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Problems on both sides of the Brexit debate

Your correspondent Adam Poole is a man of impeccable intellectual standing, possessing superior academic qualifications to anything I could ever ascribe to.

And yet in his latest rant against the decision of 17 million people to leave the EU he demonstrates that such educational excellence counts for very little when promoting an ideological belief.

It can best be described as a joyless invocation of cant and hypocrisy, laden with gloom and despair and full of cheap rhetoric, none of which does nothing for his cause.

His letter is a one-sided view of the EU referendum campaign, which he describes as a “crime against the British people”.

In Adam’s world the only people who did anything improper or inappropriate were those who campaigned to Leave. Following his logic, I suppose he thinks the Remain camp presented an honest, factual and unbiased account of the EU .

Adam and his friends who rail against the decision of the majority to leave the political construct of the EU, fail to recognise or accept that leaving has been made difficult as a result of the intransigence of the EU bureaucrats to ‘do a deal’ and the incredible negativity of those in Parliament who see a difficulty and shy away from confronting and surmounting it on the basis that to do so requires a degree of effort.

I’m not quite sure what relevance applies to his comment that “we are about to have our second unelected Prime Minister in a row” – the fact is that the PM is elected by members of a political party and the Parliamentary Party.

The UK does not vote for or elect the Prime Minister and never has, indeed Gordon Brown (Labour) was an unelected (by national vote) Prime Minister.

Finally, Adam calls for yet another referendum. Sadly, after re-reading some of his previous letters, I’m not persuaded he would accept any result other than one which suited his narrow narrative about the ability of this great country to stand on its own two feet in the world, and more importantly to thrive in doing so.

Des Morgan, Caraway Drive, Swindon

Bin day nightmare

I have just been reading the guide to waste recycling in Swindon.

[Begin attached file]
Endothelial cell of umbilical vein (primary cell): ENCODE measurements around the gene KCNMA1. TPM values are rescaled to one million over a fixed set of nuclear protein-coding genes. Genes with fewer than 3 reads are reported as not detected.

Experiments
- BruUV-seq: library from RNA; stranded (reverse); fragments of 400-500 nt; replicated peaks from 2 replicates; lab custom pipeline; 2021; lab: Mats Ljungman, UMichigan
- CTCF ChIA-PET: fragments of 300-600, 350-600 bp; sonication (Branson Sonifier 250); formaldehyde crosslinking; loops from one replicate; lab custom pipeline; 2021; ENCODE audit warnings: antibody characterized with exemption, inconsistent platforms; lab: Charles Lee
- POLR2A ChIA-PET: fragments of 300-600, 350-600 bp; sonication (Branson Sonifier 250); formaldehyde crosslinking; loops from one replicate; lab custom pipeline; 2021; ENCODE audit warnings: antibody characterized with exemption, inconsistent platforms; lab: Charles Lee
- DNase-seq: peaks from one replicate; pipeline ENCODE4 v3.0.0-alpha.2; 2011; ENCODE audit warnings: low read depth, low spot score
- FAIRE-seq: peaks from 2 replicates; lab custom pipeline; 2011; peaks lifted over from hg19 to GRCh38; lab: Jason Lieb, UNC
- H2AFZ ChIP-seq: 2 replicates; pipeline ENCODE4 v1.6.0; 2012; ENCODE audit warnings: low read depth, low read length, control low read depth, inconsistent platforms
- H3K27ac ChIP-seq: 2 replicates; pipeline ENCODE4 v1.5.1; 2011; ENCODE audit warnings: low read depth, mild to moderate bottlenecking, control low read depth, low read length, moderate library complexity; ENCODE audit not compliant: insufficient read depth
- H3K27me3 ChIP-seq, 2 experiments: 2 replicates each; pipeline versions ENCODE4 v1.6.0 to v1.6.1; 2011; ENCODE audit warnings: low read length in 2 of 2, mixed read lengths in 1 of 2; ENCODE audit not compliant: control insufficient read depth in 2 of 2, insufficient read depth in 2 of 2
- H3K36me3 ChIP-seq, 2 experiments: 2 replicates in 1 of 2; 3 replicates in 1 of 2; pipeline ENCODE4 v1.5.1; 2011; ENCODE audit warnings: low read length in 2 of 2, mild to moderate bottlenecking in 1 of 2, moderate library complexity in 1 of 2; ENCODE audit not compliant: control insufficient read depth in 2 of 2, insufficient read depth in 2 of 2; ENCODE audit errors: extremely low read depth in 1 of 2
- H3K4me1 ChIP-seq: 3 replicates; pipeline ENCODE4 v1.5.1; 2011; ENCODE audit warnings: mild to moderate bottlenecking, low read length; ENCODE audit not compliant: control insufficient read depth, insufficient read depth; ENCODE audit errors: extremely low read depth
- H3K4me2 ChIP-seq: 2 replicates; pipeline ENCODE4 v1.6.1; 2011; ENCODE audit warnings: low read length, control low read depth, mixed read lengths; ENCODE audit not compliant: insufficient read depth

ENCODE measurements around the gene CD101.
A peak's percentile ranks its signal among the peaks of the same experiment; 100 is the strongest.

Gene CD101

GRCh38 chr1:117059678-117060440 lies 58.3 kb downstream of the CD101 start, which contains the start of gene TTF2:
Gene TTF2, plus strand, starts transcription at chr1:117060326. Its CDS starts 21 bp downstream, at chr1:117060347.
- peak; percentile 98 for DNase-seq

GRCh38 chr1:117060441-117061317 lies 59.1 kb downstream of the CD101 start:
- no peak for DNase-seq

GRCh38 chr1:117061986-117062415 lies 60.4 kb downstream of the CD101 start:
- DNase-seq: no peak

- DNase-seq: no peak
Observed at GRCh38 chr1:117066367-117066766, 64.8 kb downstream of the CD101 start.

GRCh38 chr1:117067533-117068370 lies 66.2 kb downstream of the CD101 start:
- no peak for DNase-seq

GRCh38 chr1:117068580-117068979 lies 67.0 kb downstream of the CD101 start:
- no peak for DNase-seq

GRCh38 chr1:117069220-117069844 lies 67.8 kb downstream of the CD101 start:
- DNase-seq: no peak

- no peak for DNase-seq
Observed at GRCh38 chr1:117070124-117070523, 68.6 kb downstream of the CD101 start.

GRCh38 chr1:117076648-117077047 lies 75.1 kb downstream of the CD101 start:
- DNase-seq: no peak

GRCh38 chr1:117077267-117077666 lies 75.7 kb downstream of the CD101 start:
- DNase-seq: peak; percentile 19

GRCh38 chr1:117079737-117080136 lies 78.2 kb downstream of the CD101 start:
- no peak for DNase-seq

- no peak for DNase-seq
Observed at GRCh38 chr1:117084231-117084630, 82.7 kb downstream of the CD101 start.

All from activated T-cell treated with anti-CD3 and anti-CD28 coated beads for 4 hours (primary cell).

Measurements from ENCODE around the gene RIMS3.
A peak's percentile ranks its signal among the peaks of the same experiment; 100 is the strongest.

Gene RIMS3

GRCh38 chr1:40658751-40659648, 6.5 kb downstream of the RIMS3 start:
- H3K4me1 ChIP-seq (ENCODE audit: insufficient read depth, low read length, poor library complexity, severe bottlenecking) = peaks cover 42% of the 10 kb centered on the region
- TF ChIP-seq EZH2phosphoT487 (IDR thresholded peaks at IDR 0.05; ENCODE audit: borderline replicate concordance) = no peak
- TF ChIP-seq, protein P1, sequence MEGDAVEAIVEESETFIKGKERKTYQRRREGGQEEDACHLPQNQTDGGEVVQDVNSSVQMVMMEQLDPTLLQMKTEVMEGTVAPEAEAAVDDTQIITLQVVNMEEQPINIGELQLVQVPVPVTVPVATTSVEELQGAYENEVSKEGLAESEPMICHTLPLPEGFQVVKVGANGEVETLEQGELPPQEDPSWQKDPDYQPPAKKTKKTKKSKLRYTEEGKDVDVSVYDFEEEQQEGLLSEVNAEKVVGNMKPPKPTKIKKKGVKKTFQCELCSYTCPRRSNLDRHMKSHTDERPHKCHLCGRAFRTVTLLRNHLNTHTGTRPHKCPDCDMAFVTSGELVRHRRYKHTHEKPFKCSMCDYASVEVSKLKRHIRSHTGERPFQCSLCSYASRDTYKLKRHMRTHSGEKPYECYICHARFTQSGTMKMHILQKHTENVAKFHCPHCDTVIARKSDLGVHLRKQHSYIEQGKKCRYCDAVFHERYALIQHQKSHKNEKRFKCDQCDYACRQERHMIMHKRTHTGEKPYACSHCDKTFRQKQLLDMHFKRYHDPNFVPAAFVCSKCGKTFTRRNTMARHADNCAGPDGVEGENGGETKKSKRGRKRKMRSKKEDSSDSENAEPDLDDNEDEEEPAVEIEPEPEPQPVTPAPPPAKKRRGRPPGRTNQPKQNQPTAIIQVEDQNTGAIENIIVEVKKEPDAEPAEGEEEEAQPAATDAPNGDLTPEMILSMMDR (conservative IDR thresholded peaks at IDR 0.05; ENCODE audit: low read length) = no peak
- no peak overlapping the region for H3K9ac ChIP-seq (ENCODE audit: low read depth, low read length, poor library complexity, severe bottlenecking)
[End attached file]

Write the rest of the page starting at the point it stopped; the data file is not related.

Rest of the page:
On the heading - paper and card recycling, NO to metal wrapping paper and greeting cards. On the same heading - paper and card recycling, YES to greeting cards!

I am completely confused. I have to laugh at the clothing – shoes

As for glass recycling – I always thought that Pyrex was glass, along with drinking glasses and vases. I looked at this guide and wondered, surely this could be presented with more care? It makes me feel why bother – I hate rubbish day. It’s an OAP’s nightmare.

My orange bins are split, due to the refuse men throwing them on the ground. I need two new boxes as the lids no longer fit.

I have no food waste as my dog has what food is left. Do they mean peelings, rinds and un-cooked veg to go into the box or only cooked items?

As I do not have a car, how can I sensibly dispose of old batteries, light bulbs etc.?

Do I have to pay the council to send someone to collect the AA and AAA batteries from my remotes and put them in a bag to take away?

Janet Woodham, Scotby Avenue, Swindon

Out of date beer

Last Saturday, I bought 12 cans of lager from a shop in the area for £16.55. A friend came round and we opened two. On opening them they literally exploded releasing three quarters of the can upwards in both cases. We looked on the bottom of the cans and found them to be three months out of date.

We took them all back the shopkeeper apologised and offered us replacement drink. By our own inspection we found the three lots we picked up from the shelves of different makes were also out of date so we in the end settled for the best of a bad job and took some that were three weeks out of date.

The next day I emailed the Environmental Health department and reported all the out-of-date stock and on Monday received a reply saying nothing could be done as selling out of date goods isn’t illegal.

I replied and said although it isn’t against the law to sell out of date goods I always understood that if a shopkeeper was selling something past its sell by date it should be made clear to the consumer, thus giving the consumer the choice of buying out of date goods at a cheaper price or paying full price for goods in date.

If these council departments can do so very little when a member of the public has a complaint I really don’t see why we need them in the first place?

Steve Blanchard, Coleview, Swindon

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